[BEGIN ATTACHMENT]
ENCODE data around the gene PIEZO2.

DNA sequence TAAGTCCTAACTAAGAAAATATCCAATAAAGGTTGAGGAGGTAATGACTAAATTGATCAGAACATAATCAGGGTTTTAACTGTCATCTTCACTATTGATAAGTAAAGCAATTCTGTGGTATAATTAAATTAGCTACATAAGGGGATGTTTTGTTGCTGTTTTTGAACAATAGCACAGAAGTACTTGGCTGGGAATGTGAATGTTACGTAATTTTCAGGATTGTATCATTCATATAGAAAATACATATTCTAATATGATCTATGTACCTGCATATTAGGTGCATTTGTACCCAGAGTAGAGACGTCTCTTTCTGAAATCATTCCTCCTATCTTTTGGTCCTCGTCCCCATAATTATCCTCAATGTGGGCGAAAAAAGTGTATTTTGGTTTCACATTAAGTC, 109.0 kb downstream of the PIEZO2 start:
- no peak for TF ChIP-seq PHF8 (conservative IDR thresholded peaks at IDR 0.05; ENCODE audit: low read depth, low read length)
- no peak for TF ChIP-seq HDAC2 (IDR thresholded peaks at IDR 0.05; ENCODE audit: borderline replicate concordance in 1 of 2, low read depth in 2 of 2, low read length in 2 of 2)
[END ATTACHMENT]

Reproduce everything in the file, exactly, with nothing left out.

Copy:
ENCODE data around the gene PIEZO2.

DNA sequence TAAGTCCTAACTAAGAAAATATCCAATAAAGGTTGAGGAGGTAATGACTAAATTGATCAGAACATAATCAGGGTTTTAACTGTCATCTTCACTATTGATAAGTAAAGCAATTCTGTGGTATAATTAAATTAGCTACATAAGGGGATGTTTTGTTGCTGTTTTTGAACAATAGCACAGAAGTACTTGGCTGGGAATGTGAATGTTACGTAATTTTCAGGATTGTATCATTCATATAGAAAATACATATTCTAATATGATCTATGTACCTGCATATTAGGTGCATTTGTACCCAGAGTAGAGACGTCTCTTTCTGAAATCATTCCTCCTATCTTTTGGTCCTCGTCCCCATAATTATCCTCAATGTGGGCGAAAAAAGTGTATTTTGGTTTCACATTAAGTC, 109.0 kb downstream of the PIEZO2 start:
- no peak for TF ChIP-seq PHF8 (conservative IDR thresholded peaks at IDR 0.05; ENCODE audit: low read depth, low read length)
- no peak for TF ChIP-seq HDAC2 (IDR thresholded peaks at IDR 0.05; ENCODE audit: borderline replicate concordance in 1 of 2, low read depth in 2 of 2, low read length in 2 of 2)